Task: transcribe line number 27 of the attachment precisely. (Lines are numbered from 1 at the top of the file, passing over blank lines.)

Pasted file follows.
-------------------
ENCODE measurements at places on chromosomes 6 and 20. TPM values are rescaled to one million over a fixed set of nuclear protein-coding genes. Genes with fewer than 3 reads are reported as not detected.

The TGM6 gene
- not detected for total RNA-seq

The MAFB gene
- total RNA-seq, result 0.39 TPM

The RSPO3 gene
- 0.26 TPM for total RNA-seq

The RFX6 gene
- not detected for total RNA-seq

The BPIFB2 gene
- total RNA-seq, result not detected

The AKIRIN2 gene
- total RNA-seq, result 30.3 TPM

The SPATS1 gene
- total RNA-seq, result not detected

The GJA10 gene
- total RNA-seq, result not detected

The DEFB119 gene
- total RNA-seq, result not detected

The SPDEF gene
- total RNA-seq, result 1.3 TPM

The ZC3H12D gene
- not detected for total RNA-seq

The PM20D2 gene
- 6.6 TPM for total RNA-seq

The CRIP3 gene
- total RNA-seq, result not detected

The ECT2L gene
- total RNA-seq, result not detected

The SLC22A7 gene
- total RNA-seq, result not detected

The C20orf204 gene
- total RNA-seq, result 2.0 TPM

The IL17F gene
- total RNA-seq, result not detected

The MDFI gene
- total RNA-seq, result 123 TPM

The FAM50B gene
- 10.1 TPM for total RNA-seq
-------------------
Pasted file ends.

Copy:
- total RNA-seq, result not detected